JAN 2013

EyeWorld is the official news magazine of the American Society of Cataract & Refractive Surgery.

Issue link: https://digital.eyeworld.org/i/104833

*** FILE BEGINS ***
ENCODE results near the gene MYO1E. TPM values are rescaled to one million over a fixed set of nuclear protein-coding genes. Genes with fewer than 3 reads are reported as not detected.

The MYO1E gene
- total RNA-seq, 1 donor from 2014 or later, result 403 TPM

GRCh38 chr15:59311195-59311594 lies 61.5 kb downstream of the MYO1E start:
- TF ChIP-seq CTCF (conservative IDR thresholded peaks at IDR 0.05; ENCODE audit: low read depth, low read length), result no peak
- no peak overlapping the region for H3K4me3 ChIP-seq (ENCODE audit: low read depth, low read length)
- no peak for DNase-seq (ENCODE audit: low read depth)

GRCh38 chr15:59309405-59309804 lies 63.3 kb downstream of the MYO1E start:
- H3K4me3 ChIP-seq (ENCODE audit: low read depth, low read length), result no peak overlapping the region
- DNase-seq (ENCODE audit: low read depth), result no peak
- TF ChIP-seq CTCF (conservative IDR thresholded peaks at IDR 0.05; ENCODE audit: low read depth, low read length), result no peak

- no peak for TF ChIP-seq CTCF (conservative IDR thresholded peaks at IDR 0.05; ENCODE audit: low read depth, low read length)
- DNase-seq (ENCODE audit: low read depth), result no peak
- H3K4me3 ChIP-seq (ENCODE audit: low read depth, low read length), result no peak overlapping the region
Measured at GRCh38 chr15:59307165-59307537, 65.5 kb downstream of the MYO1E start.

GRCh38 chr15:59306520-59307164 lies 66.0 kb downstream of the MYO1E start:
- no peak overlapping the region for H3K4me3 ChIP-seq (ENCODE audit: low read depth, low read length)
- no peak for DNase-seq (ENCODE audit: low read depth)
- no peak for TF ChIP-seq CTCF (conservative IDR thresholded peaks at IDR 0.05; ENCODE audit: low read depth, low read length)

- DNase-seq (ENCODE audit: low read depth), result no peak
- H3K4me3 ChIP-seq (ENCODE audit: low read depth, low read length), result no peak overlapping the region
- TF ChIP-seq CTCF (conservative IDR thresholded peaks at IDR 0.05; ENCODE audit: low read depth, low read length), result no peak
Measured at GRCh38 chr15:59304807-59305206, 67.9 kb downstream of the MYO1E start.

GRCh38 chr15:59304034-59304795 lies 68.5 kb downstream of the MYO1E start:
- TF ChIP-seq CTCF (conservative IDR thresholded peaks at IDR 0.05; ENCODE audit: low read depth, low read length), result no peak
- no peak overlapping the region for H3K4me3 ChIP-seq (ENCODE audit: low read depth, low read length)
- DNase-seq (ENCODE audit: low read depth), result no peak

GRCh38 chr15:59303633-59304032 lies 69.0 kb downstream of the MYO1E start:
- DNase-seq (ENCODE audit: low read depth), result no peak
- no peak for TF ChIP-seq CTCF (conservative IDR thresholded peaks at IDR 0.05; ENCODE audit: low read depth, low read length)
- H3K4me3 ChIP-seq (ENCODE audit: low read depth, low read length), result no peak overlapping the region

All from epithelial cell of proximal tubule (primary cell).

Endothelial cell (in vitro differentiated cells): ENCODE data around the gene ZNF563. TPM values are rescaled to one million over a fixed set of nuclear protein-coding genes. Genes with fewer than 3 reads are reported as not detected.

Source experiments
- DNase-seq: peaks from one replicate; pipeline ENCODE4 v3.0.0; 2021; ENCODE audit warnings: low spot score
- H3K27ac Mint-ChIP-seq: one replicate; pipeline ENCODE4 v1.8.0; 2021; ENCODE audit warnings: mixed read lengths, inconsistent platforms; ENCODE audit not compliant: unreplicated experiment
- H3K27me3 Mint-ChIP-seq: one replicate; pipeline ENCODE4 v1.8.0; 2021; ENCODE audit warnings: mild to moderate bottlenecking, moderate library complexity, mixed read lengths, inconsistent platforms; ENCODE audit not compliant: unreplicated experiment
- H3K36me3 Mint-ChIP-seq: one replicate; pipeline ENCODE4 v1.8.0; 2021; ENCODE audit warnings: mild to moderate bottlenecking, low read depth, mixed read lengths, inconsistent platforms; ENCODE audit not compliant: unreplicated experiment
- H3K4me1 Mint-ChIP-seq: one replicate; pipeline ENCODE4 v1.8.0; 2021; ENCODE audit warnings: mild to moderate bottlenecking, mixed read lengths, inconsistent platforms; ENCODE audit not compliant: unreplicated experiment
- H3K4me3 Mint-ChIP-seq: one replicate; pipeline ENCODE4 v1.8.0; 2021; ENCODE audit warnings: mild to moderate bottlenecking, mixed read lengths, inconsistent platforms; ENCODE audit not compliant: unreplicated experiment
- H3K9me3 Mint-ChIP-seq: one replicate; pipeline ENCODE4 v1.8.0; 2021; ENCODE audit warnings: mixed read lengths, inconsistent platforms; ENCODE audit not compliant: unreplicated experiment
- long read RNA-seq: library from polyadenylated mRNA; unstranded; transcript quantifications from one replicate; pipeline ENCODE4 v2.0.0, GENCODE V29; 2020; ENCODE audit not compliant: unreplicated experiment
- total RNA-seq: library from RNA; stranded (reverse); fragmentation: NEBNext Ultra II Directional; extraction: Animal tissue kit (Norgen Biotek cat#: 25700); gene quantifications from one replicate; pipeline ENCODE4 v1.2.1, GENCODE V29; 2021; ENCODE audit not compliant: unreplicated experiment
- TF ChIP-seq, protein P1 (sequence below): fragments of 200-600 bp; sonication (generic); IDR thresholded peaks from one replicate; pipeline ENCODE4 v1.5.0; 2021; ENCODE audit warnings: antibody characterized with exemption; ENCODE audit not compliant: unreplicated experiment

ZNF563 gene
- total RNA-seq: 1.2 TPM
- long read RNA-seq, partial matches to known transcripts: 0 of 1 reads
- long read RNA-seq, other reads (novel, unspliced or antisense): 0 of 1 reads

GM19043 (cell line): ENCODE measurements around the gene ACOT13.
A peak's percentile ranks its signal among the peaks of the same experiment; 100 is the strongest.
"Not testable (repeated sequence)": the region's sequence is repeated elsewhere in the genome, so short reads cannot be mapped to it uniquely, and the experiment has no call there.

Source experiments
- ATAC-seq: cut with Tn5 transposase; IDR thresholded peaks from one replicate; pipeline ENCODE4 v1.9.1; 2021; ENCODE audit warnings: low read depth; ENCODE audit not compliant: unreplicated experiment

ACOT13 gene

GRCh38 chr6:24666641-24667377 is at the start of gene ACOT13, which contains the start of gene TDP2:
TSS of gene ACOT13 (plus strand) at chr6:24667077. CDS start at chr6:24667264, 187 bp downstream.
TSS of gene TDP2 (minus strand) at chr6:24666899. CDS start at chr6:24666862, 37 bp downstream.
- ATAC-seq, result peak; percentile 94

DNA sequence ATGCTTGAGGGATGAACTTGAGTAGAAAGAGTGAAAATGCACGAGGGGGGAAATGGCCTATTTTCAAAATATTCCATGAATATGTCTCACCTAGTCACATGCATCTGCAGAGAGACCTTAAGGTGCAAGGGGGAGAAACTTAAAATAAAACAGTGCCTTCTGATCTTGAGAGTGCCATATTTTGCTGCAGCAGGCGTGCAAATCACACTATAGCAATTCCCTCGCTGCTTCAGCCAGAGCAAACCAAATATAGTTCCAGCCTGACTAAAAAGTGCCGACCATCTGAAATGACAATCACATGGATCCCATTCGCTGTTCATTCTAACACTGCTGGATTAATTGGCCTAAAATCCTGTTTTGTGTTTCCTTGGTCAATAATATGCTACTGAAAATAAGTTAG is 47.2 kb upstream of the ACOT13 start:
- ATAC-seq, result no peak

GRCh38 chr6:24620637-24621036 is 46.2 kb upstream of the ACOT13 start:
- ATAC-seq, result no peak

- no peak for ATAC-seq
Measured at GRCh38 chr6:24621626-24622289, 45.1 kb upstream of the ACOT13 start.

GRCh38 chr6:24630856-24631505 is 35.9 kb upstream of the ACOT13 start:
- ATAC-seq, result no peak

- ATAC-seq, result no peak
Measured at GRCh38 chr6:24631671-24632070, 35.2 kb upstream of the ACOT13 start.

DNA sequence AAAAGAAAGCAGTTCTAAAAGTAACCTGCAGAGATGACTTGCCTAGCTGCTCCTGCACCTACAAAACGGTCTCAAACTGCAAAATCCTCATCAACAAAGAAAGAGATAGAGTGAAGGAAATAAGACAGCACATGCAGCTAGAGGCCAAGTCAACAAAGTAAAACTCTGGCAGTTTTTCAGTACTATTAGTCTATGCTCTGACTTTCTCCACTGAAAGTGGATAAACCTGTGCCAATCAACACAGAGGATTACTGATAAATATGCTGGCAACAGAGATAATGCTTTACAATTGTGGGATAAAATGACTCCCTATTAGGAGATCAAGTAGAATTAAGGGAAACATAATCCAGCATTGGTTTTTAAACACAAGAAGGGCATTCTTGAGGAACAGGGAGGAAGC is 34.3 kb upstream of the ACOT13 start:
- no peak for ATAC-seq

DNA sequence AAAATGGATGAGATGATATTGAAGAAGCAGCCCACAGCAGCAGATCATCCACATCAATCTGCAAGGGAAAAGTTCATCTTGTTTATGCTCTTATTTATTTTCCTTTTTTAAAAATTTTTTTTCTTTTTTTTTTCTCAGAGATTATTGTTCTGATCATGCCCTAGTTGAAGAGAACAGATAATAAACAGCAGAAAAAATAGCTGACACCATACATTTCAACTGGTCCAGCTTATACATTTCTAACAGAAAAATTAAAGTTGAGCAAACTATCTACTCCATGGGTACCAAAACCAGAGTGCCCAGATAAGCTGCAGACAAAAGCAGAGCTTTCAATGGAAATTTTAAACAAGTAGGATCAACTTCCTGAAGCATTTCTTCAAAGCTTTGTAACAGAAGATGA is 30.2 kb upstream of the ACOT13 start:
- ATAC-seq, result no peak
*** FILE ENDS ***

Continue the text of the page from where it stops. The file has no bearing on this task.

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42 EW FEATURE February 2011 Retinal pharmacotherapy for the anterior segment surgeon January 2013 Pharmacological finds for retinal patients undergoing cataract surgery by Maxine Lipner Senior EyeWorld Contributing Writer Digging into dos and don'ts for AMD and diabetic retinopathy cases R etina patients with dry and wet AMD and diabetic retinopathy aren't just relegated to specialists' offices. Quite commonly, they also turn up at the doorstep of cataract practitioners, according to David S. Boyer, M.D., clinical professor of ophthalmology, Keck School of Medicine, University of Southern California, Los Angeles. "The aging population unfortunately develops cataracts as well as wet macular degeneration and diabetic retinopathy," Dr. Boyer said. With such disorders present in tandem, practitioners must sometimes burrow beneath the surface to AT A GLANCE • Properly timing anti-VEGF injections in cataract cases involving wet AMD patients may help boost outcomes. • With dry AMD, geographic progression concerns in cataract patients must be eyed individually. • Using drugs to stave off edema takes on a hypercritical role in cataract cases involving diabetic patients. Intravitreal injection into the pars plana Monthly Pulse Source: Karl Brasse, M.D., EyeLand Design Network Keeping a Pulse on Ophthalmology EyeWorld conducted a survey about cataract surgery in the setting of dry or atrophic AMD, diabetic macular edema, and vitreomacular adhesion (VMA). Most respondents (60%) believe that surgery does not increase the risk of AMD and if it does, 25% thought there could be a slight increase. In diabetic macular edema (DME), most (80%) correctly indicated that it either has no effect or minimal effect. These responses are supported by current literature. With cataract surgery and DME, "it depends" on the severity of edema, status of vitreous, duration of DME, etc. Ocriplasmin has been FDA approved for symptomatic VMA and will be available this month. Finally, treatment for dry AMD currently consists of AREDS vitamins while anti-VEGF was correctly indicated as contraindicated by 55% of respondents. Timothy W. Olsen, M.D., Retina Clinical Committee member

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